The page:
This tool, geared by an XSLT stylesheet, tries to extract some information from a HTML semantic rich document. It only uses information available through a good usage of the semantics defined in HTML.
In the past month, I've probably run well over a few hundred pages through that tool. I'm wanting to see how many of the semantic elements I can target on one page. I've extracted all the data that it looks for and this is the list you end up with. I am now using this list as a general guideline for page development. Depending on the content of the page, I want to make sure that I've covered my bases in these areas...
Explicit language annotations within the document
Table of Contents
Defined Terms The following terms are defined in the given HTML page:
Abbreviations and Acronyms The following abbreviations and/or acronyms are used in the given HTML page: standing for ""
Citations and Quotes There are some quotes and citations in this page: * [source] References were found to the following sources: *
Document Outline *
How do your pages display semantically? What do you see when you turn styles off? Or images? Or both? If you run your pages through the Semantic Data Extractor, how many of the above areas are being extracted from your documents?
^ Based on my document testing so far, a large percentage of websites fail miserably when it comes to extracting semantics from their pages. That can't be a good sign, can it?
Msg#: 3837274 posted 6:02 pm on Feb 2, 2009 (gmt 0)
I heard the whistling sound right after I pressed the Submit Button. I should have known better. That whistling sounds comes from a topic that gets posted and then sinks to the depths of WebmasterWorld never to be seen again. Tis a shame too, this "could have" been a good one. ;)
Msg#: 3837274 posted 10:05 pm on Feb 17, 2009 (gmt 0)
I have been experimenting with this for several days and think it's worthy of adding to the toolbox. At least until I create a better one. The frigging error codes don't help much when all you want is semantic information.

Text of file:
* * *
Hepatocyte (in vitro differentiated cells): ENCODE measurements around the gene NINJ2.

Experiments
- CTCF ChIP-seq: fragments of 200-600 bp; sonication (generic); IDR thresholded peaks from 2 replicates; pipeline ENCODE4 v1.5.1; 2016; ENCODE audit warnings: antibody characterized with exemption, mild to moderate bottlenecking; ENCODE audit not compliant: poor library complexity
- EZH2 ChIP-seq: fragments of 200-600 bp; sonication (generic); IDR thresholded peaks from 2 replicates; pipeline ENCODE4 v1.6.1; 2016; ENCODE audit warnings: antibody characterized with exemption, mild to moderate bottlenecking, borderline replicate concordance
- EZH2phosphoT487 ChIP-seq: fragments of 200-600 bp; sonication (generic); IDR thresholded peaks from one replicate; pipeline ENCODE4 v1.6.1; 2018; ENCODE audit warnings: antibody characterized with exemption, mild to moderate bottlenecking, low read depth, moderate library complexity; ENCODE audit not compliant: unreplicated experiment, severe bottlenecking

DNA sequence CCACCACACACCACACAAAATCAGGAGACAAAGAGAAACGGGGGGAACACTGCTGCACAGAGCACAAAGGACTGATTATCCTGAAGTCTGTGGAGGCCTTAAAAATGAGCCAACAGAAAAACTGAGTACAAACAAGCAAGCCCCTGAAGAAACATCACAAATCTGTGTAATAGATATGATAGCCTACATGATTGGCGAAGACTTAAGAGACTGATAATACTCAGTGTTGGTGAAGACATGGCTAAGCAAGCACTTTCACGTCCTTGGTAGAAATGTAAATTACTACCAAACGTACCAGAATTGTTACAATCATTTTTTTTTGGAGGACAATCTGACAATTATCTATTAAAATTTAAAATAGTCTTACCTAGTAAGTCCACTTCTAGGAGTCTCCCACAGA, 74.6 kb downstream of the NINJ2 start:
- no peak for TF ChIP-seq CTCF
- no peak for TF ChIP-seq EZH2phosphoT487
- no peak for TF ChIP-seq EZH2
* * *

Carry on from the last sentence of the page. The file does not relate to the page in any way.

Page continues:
Msg#: 3837274 posted 10:49 pm on Feb 17, 2009 (gmt 0)
One thing i don't understand is the error messages. I don't know if they are reporting problems withing the document or the network.
The frigging error codes don't help much when all you want is semantic information.
Would that be this particular error?
Using org.apache.xerces.parsers.SAXParser Exception net.sf.saxon.trans.DynamicError: org.xml.sax.SAXParseException: Content is not allowed in prolog. org.xml.sax.SAXParseException: Content is not allowed in prolog.
That is because you are invoking the tool a second time and sending an encoded URI on that second trip. You may have to enter the URI into the field again and clear up the encoding issues. Even then, there appears to be a caching mechanism at play. I've had to restart me session to get that thing to extract the latest document changes. ;)
Pssst, we already built a better one. It just needs to be converted to jQuery and is in the pipeline for production. That tool gave me all sorts of ideas back in the day. :)
Msg#: 3837274 posted 11:22 pm on Feb 18, 2009 (gmt 0)
i'm guessing it's hard to understand the semantics of an invalid document, which might give you a hint about the importance of validation. if your competitor is "doing well" on that page, it's probably not the semantics.
Msg#: 3837274 posted 3:43 pm on Feb 19, 2009 (gmt 0)
I haven't seen too much evidence that validation makes a large impact on search ranking. I am not discounting that it can have an effect - just that it's often not large enough to see by itself.
Anyhow, I already rolled my own semantic analyzer. I use a lot of "small ball" tactics when it comes to my flavor of SEO and these semantic elements have the look of something that can make a difference -- when combined with other techniques.